So all the electricity sold then needs to be converted from 50Hz to 60Hz for the Brazilian market, presumably with a lot of electrical (and subsequently financial) losses. So it would make much more sense to have some of the Paraguayan generators produce power directly at 60Hz, but that is not in line with the spirit of having quasi-symmetrical Paraguay and Brazilian sides.
But I wasn't there for the politics of the thing, but for sightseeing.
And that was a somewhat strange experience, since the relevant thing for (non-technical) visitors is the immense size. And you rarely get to experience it.
At the beginning of the tour you have to sit through a video about the whole venture, which is a bit - ridiculous.
It's professionally made, of course, but it looks like a company self-promotion movie from the early 80's. The kind of grandiose, buzzword heavy presentation that has been parodied to death for decades.
So it comes across at more than just a bit pathetic.
Then you need to go through a weapons check before you go on the sightseeing bus. Which is also a bit silly, since, given the size of the thing, there is nothing that you could carry with you that might damage that damn. Or the machinery in it.
You then drive to a viewpoint where you have seven minutes to look at the dam and take pictures. But as there aren't any good reference sizes, it is difficult to get a feeling how immense it is. If you're lucky, a car might drive across it and that gives you an idea.
But, when you stand there and look at it, it might as well just be a five meter high weir.
There are also the spillways, which are immense. Their purpose is to allow water to bypass the generators and reduce the water level in the lake above, in case of high water levels threatening to spill over the dam.
And, according to the technical data, each of the three spillway channels can take more than ten times the amount of water that is going down the Iguaçu waterfalls - so that's a lot of water. But from the distance, you don't get any real idea how gigantic these things are. You just get the same impression you'd get from a photo, which reduces the value of getting there in person and seeing it for yourself.
Then you get back on the bus and on top of the dam for a three-minute photostop.
This should be the visual highlight of the tour, but as there is no large, flat dam wall and there is no uninterrupted drop to the bottom, but a platform with roads, power lines and the control building halfway down, it doesn't look as spectacular as I thought it would.
Of course, the purpose of the dam is to generate electricity, not to impress tourists. But up to that point, the trip was a bit unspectacular.
The main attraction at that point was less the dam itself, but crossing over to Paraguay. (Although, similar to the transit area on my first visit in Argentina, I don't count that as being 'officially' in Paraguay. The dam is a sort-of neutral territory and as far as border control was concerned I never left Brazil and didn't go through the Paraguayan border post. But, geographically, I was in Paraguay now.)
After the next stop, the tour got a lot better.
The bus stopped at the lower level of the damn and we were having a tour of the inside of it.
And from up close, the size of it become more noticeable.
It still didn't translate well into pictures, but being there on-site, I felt dwarfed. (Which was the reason for going there - getting an impression that is hard to get by just looking at pictures.)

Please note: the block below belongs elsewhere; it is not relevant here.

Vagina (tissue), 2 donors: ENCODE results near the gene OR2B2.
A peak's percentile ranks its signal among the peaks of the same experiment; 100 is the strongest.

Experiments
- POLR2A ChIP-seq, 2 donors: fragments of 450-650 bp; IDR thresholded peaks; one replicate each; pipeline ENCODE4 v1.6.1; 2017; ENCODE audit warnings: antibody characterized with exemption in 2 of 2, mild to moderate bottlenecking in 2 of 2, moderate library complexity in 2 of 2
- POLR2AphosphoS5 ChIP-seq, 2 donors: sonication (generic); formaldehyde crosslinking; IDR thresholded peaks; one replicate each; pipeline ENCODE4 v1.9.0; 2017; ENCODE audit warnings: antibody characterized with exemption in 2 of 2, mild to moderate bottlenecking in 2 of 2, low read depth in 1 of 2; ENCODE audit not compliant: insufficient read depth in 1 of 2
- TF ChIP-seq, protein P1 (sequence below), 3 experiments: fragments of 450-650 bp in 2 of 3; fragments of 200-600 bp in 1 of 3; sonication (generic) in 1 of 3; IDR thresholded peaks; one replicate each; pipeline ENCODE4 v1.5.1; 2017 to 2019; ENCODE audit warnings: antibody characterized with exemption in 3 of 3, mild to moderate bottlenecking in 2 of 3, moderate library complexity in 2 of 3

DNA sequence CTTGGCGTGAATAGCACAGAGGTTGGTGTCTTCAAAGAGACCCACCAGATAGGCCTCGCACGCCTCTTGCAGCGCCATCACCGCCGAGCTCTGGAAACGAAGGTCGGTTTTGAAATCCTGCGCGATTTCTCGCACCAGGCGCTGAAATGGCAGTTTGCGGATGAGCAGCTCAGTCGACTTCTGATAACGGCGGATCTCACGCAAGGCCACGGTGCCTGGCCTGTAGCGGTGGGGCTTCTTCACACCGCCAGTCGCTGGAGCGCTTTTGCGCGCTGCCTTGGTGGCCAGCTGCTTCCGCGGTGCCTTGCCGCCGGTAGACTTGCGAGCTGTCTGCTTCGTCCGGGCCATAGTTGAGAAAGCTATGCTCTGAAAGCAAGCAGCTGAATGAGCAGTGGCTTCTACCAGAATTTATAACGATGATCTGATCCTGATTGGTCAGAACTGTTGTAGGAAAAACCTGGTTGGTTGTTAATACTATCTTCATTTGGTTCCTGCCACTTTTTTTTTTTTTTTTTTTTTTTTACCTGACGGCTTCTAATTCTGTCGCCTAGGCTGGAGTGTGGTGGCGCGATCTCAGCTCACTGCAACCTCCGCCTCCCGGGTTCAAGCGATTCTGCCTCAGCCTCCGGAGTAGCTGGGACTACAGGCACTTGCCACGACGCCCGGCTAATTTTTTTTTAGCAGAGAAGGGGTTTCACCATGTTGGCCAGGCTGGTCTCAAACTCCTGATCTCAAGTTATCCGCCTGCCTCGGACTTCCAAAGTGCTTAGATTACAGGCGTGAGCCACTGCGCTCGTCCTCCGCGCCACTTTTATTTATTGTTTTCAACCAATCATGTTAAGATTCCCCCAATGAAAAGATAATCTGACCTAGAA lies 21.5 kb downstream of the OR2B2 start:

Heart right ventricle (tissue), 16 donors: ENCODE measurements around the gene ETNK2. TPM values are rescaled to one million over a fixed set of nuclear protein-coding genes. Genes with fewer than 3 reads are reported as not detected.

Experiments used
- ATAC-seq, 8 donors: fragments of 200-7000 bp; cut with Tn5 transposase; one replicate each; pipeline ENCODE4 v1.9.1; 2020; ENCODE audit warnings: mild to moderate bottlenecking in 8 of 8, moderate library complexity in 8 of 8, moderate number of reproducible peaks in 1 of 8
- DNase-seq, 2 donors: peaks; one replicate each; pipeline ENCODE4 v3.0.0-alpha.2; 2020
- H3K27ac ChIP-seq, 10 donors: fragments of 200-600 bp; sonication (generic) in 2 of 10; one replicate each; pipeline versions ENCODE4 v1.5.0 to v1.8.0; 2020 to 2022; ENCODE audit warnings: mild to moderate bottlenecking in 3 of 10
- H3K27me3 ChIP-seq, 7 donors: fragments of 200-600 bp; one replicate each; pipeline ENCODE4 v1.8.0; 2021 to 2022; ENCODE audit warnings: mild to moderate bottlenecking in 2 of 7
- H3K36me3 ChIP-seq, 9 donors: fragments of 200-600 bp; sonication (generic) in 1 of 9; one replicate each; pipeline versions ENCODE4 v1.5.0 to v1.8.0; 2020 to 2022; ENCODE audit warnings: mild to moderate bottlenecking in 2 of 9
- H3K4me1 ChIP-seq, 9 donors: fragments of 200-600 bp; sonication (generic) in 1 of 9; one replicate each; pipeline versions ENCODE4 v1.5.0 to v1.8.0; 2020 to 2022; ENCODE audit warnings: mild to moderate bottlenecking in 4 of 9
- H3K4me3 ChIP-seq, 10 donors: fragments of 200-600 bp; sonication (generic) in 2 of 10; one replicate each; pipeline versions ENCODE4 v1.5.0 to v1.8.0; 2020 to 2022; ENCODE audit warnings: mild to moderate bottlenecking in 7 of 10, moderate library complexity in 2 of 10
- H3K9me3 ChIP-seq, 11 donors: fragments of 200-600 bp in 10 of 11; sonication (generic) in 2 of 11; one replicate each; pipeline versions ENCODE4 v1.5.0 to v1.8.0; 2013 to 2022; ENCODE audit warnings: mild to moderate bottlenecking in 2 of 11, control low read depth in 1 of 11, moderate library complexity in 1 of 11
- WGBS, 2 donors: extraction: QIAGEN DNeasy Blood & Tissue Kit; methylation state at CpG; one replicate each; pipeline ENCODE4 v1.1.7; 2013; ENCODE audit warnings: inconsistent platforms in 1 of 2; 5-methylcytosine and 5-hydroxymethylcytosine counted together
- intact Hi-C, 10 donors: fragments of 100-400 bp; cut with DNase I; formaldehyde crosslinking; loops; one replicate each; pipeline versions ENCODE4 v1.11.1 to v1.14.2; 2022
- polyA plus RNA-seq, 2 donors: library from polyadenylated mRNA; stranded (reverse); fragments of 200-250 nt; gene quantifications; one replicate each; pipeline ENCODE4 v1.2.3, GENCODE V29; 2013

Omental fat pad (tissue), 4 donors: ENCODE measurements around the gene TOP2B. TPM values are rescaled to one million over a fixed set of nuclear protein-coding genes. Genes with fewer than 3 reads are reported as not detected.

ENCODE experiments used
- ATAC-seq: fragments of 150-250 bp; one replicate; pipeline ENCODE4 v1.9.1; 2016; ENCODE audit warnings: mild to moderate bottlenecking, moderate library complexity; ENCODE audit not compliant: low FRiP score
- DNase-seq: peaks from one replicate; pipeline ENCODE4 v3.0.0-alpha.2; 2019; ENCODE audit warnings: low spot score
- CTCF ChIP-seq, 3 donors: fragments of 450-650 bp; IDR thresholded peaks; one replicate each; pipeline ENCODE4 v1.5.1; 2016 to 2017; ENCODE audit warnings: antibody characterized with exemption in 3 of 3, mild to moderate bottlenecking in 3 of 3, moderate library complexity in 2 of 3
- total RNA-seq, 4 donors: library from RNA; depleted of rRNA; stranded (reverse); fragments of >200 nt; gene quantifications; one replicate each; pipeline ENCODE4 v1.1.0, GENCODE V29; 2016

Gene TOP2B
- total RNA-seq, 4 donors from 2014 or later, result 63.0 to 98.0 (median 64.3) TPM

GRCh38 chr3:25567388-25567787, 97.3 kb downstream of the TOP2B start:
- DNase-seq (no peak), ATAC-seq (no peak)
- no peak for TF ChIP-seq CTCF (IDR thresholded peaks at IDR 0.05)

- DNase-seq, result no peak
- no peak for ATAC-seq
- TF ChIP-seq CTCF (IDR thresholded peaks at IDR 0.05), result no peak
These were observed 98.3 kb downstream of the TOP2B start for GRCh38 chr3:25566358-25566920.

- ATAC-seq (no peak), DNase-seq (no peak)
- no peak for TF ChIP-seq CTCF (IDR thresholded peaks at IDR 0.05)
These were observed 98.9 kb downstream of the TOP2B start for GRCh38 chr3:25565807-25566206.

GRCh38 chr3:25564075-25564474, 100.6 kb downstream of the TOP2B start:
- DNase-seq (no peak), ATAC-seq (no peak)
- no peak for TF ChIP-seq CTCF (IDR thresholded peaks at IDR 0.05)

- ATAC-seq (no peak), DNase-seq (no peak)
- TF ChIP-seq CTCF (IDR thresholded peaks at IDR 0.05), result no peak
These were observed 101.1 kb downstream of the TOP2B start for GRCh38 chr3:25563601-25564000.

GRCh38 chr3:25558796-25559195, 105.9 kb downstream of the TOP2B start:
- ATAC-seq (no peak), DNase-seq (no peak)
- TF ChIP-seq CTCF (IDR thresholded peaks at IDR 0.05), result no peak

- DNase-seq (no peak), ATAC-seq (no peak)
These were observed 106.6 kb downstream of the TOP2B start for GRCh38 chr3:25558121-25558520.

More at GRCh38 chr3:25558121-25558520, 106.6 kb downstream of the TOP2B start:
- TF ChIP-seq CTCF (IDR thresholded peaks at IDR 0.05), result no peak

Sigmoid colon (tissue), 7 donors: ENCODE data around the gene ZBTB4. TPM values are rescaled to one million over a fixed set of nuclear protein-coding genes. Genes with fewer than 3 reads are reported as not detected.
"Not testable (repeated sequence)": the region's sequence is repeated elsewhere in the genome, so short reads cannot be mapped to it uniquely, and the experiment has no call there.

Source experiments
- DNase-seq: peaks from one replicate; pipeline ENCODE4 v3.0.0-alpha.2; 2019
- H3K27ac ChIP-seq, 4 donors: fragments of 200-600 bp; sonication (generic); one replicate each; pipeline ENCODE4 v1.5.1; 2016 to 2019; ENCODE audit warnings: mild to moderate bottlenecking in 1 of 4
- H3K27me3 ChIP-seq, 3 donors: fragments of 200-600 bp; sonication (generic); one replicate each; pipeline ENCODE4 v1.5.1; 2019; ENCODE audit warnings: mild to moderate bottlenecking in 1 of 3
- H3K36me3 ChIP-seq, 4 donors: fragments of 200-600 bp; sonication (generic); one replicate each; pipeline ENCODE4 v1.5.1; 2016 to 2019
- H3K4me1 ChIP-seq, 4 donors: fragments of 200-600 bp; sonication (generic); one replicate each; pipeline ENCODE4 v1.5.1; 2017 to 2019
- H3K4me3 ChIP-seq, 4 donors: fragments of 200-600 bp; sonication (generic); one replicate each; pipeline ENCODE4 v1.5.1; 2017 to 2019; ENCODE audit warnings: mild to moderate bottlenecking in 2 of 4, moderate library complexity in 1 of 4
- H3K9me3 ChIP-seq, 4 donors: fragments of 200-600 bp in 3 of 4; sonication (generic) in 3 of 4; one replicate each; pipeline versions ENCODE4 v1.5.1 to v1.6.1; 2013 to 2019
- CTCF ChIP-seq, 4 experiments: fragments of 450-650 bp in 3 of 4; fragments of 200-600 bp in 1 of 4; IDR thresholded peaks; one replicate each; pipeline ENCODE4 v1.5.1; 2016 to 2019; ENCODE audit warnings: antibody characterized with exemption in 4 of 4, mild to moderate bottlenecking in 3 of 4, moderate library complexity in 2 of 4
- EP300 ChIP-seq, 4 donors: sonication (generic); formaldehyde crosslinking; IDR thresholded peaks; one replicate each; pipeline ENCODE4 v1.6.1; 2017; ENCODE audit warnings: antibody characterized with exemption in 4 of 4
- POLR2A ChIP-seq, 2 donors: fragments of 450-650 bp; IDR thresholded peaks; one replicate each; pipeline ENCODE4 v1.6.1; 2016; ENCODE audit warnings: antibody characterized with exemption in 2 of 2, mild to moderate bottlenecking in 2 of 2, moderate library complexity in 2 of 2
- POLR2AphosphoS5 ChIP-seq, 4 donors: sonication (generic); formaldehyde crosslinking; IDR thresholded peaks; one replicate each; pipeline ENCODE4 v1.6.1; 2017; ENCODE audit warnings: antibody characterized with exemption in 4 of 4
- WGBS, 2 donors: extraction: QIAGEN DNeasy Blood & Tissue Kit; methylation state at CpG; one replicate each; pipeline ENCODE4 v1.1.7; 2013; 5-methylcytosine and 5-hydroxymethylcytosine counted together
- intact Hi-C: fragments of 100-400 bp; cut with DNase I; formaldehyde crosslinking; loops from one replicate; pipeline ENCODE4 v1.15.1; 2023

This is the axis of one of the generators. It rotates about 1.5 times per second, so it's quick moving, buy still slow enough that you can see it rotate. It's somewhat hard to imagine that the generator below it produces more power than needed by the whole city and state of Sao Paulo.
After visiting the power plant, it was time to get back to the hotel.
That was already my last evening in Iguaçu.
While the moon wasn't quite full moon anymore, it still looked nice that evening. (But I didn't go for a moon light walk anyway...)
Next morning I did one last morning walk through the empty park, before the gates opened.
One more chance to look at the vultures, perching on a tree.
And some other small animals along the way.
Then it was back to the hotel and time for breakfast.
My onward flight was not until the afternoon, so after breakfast I had time for one more walk up the viewing trail and to enjoy the waterfalls.
There were clear skies again and I got to see a couple of nice rainbows on the way.
And I finally managed to see and photograph a toucan in the wild. (After three days of 'two out of three'. On the first day, while I was paddling, the guide photographed one in the wild, but I didn't see it. On the second day, on the Argentinian side, I did see one fly by, but didn't manage to take a picture. On the third day, I did see and photograph one, but it was in the aviary at the bird park.)
And then it was time to go and fly to Rio de Janeiro.
Between the individual tours, I spent a lot of time looking at the waterfalls. Usually I went down the trail in the morning, had another go during lunchtime, possibly an afternoon walk and then another walk after the park was closed.
And I took quite a few pictures during these walks, so here are some more of them.
I didn't go to Rio de Janeiro for sightseeing. I just went there because my flight home was leaving from Rio the next day, as I couldn't get any reliable connection on the same day. (In theory, there is a chance in getting a connecting flight via Rio, but the transfer time is so short, there's a good chance that I or my luggage would miss the flight. So I'd rather took a flight the following day than chance it.)
In Rio, I stayed at the airport hotel. This is conveniently located in the airport itself, but the location within the airport is somewhat inconvenient, so the rooms don't have any windows, so it feels a bit like spending the night in a bunker.
But at least I managed to get a glimpse of Mount Corcovado from the departure lounge of the airport, so while I haven't really seen Rio, at least I have seen its famous landmark.